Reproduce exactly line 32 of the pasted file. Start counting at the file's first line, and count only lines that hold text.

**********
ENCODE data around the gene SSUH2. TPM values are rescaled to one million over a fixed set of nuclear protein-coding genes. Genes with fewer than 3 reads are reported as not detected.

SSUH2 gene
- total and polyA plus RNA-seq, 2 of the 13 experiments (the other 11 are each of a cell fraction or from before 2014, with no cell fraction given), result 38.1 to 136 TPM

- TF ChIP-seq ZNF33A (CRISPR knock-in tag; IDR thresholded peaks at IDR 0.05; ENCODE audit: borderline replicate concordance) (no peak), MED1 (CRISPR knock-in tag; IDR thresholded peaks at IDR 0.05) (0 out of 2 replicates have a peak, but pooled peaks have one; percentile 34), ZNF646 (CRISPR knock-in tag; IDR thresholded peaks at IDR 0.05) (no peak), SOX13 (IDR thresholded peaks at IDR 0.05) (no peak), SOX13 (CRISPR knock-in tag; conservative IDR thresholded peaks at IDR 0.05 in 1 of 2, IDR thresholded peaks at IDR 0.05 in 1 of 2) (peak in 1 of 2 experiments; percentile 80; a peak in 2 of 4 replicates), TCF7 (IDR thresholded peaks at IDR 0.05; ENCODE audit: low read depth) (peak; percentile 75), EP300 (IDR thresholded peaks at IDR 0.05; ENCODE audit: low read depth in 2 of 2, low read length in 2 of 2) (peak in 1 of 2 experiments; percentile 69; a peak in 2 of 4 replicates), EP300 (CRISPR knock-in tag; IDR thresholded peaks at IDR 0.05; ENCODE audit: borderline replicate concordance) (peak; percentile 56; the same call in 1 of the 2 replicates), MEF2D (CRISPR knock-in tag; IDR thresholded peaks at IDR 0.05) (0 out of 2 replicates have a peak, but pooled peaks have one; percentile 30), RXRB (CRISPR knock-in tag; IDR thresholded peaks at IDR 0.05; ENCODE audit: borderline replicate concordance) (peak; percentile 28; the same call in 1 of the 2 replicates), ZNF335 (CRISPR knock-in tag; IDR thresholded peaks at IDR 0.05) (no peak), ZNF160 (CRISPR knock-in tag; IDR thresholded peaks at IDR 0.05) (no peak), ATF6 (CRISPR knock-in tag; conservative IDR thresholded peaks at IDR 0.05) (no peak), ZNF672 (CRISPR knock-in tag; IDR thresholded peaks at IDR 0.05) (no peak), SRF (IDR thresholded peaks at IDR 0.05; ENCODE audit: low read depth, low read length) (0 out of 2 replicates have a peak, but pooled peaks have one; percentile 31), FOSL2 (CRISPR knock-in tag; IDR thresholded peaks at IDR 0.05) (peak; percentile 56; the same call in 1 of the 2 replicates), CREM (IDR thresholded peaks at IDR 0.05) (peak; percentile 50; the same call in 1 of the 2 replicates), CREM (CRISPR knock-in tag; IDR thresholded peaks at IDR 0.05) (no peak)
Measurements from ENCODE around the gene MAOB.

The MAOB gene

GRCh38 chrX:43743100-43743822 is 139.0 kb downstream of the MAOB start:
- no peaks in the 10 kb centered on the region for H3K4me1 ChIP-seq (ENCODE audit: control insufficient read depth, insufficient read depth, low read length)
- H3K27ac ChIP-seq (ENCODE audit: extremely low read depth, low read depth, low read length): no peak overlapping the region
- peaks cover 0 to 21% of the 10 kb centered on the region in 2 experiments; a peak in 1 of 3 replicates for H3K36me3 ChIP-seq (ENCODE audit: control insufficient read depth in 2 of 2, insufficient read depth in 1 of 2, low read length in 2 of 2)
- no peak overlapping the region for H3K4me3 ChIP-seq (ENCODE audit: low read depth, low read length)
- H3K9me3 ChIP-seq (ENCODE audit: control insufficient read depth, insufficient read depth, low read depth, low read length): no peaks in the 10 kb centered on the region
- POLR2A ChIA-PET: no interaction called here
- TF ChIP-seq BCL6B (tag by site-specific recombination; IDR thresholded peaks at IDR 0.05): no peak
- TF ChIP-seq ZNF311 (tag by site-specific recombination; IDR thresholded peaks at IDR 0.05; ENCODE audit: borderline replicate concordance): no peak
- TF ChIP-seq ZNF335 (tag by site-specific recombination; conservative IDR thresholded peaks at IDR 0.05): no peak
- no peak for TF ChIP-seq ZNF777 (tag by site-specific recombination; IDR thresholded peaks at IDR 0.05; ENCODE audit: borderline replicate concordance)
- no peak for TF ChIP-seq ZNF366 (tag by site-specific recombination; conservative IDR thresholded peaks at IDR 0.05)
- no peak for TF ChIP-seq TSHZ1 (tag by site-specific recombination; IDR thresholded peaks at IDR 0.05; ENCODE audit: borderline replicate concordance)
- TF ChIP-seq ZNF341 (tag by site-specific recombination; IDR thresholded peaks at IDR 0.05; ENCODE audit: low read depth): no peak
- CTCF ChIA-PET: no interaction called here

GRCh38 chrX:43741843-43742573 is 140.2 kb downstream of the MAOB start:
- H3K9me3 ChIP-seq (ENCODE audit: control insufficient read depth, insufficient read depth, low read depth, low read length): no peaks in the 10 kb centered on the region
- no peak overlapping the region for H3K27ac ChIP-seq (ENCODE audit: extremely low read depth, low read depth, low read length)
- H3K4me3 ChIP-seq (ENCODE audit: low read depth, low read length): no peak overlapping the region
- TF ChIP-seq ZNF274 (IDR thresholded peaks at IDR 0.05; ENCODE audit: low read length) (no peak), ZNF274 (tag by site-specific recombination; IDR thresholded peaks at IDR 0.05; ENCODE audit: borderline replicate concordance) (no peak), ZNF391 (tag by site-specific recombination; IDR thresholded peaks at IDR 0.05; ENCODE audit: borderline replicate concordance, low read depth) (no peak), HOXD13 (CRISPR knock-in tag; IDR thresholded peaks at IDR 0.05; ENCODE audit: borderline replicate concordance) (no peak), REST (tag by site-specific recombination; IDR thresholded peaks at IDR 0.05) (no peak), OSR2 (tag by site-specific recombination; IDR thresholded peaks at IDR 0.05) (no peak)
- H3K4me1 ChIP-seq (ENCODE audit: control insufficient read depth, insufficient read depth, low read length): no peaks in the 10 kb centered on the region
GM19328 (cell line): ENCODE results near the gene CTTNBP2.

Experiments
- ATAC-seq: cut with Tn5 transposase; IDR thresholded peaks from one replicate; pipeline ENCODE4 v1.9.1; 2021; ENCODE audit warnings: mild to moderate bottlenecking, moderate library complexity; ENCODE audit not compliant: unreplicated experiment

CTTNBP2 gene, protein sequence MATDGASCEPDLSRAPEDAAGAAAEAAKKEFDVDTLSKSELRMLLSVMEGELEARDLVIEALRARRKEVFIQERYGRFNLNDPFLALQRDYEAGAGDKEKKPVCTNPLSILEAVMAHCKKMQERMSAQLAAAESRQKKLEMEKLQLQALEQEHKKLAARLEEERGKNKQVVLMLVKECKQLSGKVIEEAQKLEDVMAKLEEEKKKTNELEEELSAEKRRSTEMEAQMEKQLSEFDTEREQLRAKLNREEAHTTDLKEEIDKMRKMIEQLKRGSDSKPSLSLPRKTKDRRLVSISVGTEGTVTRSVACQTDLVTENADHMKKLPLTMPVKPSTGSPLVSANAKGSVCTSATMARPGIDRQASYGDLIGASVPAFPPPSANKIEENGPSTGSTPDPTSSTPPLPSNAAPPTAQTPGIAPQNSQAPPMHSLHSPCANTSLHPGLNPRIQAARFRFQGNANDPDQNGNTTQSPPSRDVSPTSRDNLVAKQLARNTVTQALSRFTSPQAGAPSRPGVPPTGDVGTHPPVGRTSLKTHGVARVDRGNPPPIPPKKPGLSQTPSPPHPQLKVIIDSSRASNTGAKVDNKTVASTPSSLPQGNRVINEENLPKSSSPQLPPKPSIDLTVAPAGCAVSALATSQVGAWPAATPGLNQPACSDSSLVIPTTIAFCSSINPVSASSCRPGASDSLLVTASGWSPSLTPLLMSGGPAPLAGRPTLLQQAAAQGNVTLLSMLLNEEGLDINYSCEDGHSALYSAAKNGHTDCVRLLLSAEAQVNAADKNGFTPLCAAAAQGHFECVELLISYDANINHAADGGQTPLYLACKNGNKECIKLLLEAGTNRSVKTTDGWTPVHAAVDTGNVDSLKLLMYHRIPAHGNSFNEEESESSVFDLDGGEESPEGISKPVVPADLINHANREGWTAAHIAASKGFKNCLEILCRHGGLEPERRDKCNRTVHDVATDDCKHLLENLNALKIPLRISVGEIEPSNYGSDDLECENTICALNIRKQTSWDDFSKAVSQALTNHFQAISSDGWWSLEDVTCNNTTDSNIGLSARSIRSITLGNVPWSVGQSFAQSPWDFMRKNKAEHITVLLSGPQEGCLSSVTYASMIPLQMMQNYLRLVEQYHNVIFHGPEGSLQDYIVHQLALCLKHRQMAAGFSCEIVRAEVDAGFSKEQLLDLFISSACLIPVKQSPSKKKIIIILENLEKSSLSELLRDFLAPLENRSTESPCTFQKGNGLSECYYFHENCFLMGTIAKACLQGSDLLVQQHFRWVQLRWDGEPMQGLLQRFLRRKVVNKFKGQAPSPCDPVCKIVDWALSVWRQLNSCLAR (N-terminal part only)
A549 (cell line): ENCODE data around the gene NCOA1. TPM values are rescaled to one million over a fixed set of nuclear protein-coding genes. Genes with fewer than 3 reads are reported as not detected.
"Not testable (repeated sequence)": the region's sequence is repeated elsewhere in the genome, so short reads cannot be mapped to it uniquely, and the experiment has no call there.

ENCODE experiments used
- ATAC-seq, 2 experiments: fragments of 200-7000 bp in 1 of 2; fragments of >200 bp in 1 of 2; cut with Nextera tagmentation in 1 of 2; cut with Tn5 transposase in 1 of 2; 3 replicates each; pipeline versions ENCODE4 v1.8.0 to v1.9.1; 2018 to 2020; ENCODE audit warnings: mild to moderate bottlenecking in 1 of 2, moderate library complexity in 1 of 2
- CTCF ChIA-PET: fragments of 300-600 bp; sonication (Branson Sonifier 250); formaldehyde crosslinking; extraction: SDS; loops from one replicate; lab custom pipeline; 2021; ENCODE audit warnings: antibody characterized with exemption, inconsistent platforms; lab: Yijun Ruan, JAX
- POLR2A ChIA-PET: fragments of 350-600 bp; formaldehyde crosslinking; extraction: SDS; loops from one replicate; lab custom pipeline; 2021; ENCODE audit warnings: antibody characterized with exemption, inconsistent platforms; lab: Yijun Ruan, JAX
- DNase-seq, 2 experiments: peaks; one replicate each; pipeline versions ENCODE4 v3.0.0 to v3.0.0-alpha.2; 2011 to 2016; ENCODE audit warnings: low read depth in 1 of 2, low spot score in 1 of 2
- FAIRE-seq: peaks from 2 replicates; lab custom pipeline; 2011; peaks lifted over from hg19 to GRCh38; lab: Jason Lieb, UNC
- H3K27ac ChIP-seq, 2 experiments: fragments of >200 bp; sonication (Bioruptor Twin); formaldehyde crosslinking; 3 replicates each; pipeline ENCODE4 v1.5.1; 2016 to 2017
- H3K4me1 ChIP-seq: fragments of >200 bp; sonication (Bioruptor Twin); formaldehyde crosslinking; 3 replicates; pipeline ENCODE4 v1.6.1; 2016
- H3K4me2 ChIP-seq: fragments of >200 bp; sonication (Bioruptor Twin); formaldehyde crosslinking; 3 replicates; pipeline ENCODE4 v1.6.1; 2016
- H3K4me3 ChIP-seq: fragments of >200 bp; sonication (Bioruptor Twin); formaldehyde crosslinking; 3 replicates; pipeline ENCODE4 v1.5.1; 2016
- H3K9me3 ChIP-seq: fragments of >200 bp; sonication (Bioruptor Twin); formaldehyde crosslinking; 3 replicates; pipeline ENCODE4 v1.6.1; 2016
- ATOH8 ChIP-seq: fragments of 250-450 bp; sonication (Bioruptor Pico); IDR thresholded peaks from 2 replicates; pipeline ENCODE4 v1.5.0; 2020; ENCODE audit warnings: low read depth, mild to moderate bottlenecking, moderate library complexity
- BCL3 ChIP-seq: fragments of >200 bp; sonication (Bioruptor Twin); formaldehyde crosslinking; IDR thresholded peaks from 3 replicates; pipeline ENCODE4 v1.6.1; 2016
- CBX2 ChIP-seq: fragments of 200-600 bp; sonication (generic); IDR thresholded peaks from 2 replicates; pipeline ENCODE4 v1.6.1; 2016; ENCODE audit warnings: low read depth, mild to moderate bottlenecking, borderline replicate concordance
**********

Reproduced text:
A549 (cell line): ENCODE data around the gene NCOA1. TPM values are rescaled to one million over a fixed set of nuclear protein-coding genes. Genes with fewer than 3 reads are reported as not detected.